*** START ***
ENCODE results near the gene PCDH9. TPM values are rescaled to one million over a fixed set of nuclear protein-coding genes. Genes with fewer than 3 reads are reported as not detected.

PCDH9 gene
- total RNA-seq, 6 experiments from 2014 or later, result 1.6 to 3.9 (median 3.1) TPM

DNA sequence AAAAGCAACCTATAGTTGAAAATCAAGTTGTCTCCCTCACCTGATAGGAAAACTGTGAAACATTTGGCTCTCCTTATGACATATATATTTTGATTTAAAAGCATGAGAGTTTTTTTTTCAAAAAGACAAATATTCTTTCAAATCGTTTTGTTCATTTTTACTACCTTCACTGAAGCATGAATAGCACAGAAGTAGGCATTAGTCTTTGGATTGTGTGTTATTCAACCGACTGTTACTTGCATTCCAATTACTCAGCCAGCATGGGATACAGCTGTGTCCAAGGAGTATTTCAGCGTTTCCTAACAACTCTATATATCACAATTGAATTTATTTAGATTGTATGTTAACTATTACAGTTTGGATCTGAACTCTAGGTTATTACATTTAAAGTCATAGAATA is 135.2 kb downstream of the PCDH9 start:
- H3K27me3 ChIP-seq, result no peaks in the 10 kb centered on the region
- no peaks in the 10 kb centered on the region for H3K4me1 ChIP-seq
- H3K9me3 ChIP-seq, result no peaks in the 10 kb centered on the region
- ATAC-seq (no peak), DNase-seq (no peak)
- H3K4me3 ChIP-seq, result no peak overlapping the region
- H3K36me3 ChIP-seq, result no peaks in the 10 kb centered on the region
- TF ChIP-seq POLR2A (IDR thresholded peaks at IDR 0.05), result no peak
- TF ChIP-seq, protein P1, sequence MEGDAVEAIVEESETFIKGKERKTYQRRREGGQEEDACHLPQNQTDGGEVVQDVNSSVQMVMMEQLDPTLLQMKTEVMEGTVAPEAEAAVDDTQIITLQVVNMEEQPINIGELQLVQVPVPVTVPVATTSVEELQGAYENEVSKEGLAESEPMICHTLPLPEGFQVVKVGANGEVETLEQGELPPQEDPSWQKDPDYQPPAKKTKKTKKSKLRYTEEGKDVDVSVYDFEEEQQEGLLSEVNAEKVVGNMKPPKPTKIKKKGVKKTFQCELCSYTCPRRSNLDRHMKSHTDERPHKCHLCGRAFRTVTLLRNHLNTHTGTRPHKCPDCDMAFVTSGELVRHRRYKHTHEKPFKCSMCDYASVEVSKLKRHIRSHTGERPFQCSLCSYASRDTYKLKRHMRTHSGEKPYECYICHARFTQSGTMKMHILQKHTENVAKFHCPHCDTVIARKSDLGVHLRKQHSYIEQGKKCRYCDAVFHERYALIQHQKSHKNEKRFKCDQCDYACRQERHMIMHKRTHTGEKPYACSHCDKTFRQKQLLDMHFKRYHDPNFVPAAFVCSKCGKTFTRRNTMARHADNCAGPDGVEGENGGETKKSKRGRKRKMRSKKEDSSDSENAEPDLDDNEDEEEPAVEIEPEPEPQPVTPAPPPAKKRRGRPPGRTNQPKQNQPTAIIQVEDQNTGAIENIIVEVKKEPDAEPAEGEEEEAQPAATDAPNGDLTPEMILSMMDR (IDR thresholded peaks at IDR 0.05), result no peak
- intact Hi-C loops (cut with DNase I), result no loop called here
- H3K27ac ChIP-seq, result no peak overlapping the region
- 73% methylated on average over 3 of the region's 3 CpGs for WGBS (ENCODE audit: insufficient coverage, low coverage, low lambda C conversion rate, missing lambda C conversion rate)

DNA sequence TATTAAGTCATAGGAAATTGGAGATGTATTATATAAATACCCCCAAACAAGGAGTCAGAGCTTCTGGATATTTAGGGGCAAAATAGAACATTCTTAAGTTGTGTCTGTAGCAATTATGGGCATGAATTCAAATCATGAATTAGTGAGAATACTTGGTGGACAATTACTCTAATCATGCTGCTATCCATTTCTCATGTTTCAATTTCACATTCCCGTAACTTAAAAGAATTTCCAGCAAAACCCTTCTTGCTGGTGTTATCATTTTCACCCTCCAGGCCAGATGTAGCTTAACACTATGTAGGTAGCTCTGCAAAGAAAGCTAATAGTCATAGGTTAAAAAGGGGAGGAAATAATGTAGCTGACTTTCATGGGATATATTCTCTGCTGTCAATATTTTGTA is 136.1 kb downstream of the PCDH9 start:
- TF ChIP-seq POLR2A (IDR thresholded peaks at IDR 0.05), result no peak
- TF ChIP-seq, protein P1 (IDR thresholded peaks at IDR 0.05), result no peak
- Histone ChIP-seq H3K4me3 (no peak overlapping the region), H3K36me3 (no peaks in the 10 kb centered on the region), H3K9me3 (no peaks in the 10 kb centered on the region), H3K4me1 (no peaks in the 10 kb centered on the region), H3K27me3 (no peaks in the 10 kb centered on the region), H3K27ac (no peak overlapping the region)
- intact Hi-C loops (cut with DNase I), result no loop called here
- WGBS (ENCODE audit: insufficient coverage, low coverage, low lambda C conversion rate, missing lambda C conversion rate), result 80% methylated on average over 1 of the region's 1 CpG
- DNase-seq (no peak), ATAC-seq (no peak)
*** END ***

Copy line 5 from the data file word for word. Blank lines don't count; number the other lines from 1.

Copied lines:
- H3K27me3 ChIP-seq, result no peaks in the 10 kb centered on the region